Anglers catching plenty of speckled trout, redfish According to Capt. Pete Cruger of Sneaky Pete OBX Fishing Charters in the Outer Banks area, the speckled trout and redfish are feeding heavily. They don’t seem bothered […]
May marks the return of big red drum in a big way to the nearshore waters of North Carolina’s Hatteras Island after the winter’s offshore respite. […]
The Outer Banks Center for Wildlife Education will be held April 17 in Corolla, N.C. […]
Although blue marlin may be the most-romanticized member of the marlin family due to their size, it’s their smaller cousin, the white marlin, that will be causing all the fuss around North Carolina’s Oregon Inlet this month, when fish congregate around massive bait schools found in Gulf Stream eddies, fattening up before cooler weather pushes them south. […]
The blackfin tuna are biting along North Carolina’s Outer Banks! Scott Rhodes of Statesville and Carrie Kibler of Winston-Salem caught these four blackfin — and 23 others — on a Sunday trip with Capt. Bruce Armstrong on the Sea Angel II out of Hatteras Landing Marina. […]
When July gets hot, the fishing gets even hotter inside Hatteras and Ocracoke inlets. Bull redfish up to 50 inches are all around, and there’s no more exciting way to catch them then chunking jigs and spoons to schools of 300 to 400 fish. […]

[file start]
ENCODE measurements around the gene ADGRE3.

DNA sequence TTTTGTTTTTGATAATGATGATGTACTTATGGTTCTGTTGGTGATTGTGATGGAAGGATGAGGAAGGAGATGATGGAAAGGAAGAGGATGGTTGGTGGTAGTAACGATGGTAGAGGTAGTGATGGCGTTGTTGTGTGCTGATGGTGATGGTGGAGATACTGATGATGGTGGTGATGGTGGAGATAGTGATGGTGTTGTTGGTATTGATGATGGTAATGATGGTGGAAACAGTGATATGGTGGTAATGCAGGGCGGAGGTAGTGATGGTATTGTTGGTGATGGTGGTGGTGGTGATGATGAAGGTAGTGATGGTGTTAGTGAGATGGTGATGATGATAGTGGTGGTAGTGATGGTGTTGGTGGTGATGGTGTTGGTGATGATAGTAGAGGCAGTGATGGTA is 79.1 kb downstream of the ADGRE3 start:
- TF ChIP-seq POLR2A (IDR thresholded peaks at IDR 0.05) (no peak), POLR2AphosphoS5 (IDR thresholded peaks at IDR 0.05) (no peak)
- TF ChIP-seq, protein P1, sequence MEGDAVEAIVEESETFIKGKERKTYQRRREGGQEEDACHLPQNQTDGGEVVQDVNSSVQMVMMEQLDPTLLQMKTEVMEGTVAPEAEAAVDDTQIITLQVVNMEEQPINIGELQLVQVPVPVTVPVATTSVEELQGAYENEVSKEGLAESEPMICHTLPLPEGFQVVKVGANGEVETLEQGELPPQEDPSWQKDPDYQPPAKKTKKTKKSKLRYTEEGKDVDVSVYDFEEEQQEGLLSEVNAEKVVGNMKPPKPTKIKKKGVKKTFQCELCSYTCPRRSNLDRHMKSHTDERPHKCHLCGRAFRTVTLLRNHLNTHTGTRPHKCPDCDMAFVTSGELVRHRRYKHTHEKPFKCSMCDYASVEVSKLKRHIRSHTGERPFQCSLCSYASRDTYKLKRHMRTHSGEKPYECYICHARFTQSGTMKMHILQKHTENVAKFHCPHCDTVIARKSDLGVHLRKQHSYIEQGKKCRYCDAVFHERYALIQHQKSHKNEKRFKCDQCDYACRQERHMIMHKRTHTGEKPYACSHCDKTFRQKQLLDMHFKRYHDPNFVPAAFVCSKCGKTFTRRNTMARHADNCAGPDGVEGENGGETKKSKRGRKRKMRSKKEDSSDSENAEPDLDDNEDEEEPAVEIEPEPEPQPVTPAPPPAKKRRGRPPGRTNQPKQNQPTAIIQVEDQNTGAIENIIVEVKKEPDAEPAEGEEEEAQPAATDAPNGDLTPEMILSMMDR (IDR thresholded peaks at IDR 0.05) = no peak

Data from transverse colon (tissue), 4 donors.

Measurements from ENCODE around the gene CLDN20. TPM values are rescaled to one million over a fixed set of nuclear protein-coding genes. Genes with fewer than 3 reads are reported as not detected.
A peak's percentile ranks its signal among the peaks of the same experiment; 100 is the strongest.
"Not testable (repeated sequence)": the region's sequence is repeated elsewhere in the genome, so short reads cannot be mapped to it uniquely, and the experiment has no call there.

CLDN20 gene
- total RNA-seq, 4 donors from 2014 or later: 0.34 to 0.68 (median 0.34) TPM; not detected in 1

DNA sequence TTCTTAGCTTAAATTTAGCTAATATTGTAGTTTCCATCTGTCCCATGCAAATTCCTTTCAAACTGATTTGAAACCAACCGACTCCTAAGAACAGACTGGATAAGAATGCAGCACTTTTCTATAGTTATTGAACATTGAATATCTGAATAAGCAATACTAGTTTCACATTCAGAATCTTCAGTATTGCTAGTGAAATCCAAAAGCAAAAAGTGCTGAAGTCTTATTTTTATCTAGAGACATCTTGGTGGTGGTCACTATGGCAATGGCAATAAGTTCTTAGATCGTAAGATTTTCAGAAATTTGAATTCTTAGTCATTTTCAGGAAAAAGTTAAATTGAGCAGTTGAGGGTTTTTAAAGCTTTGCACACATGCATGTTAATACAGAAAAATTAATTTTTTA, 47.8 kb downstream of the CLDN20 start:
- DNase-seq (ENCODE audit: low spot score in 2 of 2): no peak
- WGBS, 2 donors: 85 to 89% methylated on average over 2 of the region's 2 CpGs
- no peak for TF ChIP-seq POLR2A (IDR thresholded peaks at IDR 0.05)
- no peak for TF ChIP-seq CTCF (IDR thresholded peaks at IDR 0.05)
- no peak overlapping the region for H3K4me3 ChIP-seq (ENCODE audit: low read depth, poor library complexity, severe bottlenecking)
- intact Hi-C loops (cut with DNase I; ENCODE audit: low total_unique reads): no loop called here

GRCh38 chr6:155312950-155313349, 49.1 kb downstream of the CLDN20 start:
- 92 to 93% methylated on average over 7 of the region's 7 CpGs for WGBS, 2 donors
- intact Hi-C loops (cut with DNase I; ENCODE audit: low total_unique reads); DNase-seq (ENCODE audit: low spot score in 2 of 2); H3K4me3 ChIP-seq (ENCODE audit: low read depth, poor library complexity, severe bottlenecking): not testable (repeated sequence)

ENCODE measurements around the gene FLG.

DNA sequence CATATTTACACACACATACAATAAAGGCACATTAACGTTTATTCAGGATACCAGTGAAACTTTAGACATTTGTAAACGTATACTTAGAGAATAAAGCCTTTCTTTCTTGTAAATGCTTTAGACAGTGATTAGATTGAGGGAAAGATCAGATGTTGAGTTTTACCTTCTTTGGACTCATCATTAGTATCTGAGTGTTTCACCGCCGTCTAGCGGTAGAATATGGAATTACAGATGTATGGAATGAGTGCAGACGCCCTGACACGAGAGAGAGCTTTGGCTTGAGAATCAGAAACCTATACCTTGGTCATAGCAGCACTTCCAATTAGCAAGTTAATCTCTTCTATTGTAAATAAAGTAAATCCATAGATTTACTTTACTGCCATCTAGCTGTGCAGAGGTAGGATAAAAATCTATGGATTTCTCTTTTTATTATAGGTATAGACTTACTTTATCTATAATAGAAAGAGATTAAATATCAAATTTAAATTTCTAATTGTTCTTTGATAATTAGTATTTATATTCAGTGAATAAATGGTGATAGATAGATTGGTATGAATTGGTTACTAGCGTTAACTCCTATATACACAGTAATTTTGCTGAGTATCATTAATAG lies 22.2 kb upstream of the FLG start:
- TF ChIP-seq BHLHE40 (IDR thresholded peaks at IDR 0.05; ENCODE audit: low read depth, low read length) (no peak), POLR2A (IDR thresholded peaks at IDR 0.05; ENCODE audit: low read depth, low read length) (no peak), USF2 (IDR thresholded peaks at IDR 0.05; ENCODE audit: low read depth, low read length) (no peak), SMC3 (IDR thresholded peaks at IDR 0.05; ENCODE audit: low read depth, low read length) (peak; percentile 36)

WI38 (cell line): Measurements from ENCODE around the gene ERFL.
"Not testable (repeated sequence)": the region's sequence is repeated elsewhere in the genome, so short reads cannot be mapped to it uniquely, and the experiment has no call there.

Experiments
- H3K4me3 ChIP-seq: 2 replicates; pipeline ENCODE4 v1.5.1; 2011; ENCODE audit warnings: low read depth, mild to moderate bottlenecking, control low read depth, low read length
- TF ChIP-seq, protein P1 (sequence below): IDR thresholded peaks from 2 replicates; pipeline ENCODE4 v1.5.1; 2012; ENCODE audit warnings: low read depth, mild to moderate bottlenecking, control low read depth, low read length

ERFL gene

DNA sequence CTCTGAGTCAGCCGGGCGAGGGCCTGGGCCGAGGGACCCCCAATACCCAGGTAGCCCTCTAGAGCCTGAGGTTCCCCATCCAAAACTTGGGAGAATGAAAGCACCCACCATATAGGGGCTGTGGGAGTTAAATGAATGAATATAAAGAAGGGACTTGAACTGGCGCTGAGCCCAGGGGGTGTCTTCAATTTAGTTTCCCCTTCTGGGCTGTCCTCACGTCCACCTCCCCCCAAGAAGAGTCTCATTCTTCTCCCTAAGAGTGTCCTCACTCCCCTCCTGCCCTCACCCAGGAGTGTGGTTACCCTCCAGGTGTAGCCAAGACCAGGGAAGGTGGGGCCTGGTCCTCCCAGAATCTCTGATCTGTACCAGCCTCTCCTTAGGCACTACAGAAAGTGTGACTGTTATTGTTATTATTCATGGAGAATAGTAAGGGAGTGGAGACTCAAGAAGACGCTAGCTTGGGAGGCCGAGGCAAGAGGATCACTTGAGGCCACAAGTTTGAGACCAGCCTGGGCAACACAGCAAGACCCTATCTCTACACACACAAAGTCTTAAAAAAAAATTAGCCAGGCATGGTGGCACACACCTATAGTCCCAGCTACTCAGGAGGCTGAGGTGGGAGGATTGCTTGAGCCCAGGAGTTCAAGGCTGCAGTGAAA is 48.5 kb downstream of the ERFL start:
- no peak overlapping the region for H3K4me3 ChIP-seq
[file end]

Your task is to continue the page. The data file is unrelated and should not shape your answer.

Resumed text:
October is a special month for many of North Carolina’s fisheries, and none more so than the Outer Banks’ adult red drum stampede. Pier fishermen will get the first taste of reds longer than 40 inches as they follow baitfish evacuating the sounds and Virginia waters in anticipation of cold weather.
While sight-casting is certainly the most-thrilling means of targeting big red drum, it’s not always the most practical. Low-light conditions, high winds and occasional stained water can make putting eyes on a school nearly impossible.
The mouth of the Neuse River and the western Pamlico Sound aren’t the only places to hook into a trophy red drum this month. Massive schools of the bronzed beasts still haunt Hatteras and Ocracoke Inlets, where they entered the estuary last spring after a long winter at sea.
While the western side of Pamlico Sound has gained notoriety for the size of the gathering, the clear waters of the Outer Banks grant a special opportunity to anglers: sight-casting to schools of mature reds that number in the hundreds.
The first bluewater fish to arrive off the Outer Banks each year are tuna, and their names include a small variety of colors. Bluefin have become regular visitors in March, staying until the water begins warming in April. Pods of blackfin pass through in winter, but the schools get larger and hungrier as spring arrives. They are joined by a few yellowfin and occasional bigeye tuna in late March and early April, and the fishing continues to improve.
For saltwater fishermen who visit the Outer Banks regularly, September is a magical time. People from all over the world elbow their way to our docks, fill the motels, and mostly fill all the available boats.
The reason? A silvery-blue billfish that rarely reaches the 100-pound mark and is known by the name “white” marlin.
They used to be known as the dog days of summer, but from Oregon Inlet to Hatteras and Cape Lookout, offshore anglers have been spoiled by a white marlin bite between July and September that is only getting better each year.